A recent study links major depressive disorder (MDD) with cellular aging. We know that depression increases the risk for certain age-related diseases such as heart problems, diabetes, and Alzheimer’s, but why? Our understanding of cellular aging and depression may be the answer.
What’s New About the Study
Previous studies that have linked MDD with cellular aging measured telomeres. Telomeres are DNA structures that act as protective caps for our cells. Shortened telomeres mean that the cells may die or experience senescence. Telomeres provide genomic integrity and stability. Additionally, “the rate of telomere shortening can be either increased or decreased by specific lifestyle factors“, such as diet and activities.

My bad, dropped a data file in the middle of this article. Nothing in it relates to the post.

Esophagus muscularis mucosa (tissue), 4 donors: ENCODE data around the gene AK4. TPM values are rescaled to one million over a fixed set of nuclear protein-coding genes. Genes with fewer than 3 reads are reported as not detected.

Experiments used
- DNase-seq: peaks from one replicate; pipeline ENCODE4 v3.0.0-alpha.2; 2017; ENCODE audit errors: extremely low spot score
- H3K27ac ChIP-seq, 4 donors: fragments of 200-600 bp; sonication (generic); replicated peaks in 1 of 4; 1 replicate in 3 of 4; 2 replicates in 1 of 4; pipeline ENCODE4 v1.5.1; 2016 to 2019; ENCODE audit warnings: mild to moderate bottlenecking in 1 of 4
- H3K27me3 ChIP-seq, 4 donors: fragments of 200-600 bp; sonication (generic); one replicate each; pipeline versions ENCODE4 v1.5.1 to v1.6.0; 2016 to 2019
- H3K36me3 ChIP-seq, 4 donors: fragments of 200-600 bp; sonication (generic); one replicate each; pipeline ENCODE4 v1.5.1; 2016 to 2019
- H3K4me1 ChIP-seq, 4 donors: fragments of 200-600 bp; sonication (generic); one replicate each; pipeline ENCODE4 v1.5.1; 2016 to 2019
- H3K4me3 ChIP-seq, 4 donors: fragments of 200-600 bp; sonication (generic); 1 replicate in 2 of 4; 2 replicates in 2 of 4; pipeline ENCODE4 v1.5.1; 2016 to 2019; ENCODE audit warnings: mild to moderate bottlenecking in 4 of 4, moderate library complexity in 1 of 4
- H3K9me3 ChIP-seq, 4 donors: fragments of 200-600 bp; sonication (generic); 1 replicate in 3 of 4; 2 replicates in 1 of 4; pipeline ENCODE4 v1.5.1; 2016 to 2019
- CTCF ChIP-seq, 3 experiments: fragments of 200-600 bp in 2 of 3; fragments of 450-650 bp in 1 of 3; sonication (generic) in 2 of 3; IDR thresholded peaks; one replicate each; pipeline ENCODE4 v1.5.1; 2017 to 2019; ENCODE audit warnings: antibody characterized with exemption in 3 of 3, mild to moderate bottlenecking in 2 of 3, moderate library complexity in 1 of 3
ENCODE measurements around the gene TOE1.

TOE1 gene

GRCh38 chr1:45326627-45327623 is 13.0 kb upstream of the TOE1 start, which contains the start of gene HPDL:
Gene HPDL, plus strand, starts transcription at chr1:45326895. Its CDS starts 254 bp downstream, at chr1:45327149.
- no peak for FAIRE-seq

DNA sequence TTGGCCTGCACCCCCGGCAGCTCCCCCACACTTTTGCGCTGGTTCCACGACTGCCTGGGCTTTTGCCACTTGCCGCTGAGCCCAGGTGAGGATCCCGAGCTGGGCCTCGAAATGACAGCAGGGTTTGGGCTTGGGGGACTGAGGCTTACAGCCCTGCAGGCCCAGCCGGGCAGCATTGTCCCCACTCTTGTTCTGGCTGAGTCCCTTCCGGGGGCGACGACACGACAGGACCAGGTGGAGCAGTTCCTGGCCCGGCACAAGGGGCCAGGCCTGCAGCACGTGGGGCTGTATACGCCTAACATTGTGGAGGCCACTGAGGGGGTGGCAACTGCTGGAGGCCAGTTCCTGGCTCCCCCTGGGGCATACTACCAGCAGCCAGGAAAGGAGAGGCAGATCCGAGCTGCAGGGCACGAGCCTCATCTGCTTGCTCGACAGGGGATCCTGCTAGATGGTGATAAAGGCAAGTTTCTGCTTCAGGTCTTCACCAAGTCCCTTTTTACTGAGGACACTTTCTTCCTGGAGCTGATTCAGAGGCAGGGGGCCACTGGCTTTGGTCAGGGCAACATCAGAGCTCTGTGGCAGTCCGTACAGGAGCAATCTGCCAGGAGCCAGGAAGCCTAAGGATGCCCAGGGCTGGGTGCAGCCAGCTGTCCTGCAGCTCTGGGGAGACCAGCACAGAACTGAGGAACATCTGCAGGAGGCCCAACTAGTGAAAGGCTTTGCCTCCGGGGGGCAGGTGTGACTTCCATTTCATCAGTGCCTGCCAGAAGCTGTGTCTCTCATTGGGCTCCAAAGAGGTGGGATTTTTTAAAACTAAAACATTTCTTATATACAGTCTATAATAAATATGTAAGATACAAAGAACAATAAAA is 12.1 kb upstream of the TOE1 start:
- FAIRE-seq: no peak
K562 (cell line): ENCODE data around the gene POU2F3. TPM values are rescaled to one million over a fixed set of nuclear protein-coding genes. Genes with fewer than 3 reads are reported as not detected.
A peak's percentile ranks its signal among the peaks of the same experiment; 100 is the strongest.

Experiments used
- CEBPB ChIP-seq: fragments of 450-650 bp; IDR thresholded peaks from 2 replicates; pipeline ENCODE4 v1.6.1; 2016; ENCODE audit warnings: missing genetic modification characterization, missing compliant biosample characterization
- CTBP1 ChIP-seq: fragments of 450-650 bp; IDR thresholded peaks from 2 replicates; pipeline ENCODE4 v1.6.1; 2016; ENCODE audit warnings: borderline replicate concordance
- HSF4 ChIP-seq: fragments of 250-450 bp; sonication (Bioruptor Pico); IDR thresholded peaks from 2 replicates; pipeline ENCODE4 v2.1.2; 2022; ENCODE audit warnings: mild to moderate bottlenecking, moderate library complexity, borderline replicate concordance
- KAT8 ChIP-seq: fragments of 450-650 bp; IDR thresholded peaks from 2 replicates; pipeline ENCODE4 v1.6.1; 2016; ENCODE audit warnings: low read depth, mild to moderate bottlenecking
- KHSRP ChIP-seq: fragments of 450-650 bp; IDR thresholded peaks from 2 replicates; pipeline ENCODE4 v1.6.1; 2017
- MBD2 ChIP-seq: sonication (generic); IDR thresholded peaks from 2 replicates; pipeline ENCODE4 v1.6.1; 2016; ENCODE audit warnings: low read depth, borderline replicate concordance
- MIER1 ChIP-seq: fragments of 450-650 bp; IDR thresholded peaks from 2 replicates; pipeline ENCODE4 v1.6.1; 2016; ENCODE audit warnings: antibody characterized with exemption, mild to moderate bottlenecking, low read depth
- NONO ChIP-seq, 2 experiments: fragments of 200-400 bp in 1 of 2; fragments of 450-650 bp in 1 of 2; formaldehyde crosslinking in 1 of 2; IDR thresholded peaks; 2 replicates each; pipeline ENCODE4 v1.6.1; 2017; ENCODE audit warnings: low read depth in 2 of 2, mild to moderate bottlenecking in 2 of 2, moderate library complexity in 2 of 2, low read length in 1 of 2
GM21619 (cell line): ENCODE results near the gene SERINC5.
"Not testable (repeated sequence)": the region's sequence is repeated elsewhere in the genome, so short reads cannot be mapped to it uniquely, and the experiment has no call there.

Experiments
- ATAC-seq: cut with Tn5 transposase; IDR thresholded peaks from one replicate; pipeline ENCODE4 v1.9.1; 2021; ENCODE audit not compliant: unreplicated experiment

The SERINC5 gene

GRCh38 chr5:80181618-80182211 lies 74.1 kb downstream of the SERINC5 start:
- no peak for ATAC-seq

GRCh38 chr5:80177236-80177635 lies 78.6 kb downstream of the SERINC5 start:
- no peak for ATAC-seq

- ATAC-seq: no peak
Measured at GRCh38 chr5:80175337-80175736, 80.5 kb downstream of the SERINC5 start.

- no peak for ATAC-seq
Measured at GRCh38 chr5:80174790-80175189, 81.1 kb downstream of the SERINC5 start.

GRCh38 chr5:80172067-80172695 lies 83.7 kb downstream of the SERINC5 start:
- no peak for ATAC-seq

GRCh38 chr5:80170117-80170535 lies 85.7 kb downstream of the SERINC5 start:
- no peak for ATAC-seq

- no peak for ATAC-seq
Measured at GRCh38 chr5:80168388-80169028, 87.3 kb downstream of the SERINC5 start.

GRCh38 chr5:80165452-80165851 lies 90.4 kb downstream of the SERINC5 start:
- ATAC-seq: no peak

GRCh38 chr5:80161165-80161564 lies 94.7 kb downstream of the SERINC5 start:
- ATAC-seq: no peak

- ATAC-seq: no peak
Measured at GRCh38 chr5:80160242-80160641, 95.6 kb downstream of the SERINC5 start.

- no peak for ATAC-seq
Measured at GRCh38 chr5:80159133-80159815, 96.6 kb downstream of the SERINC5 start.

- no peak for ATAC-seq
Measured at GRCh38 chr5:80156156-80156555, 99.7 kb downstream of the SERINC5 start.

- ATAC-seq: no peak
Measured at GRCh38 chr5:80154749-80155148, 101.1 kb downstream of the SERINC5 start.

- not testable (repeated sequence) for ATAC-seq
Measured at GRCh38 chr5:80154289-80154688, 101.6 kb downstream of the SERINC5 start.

The current study from the University of California, San Francisco, adds to the growing body of literature by looking at the patterns our cells undergo over time, more than just length.
This pattern referred to as the “GrimAge”–a mathematical algorithm which “predicts an individual’s remaining lifespan based on cellular methylation patterns.” To clarify, methylation refers to a process that changes our DNA from its original structure. Researchers find that depression leads to an increased mortality risk based on methylation.
Additionally, the study controlled for other factors associated with mortality such as smoking, BMI, and sex.
Did You Know?
The World Health Organization ranks MDD as the single largest contributor to global disability and affects around 300 million individuals worldwide.
Read our summary of Lifespan: Why We Age and Why We Don’t Have To, for more information on cellular aging.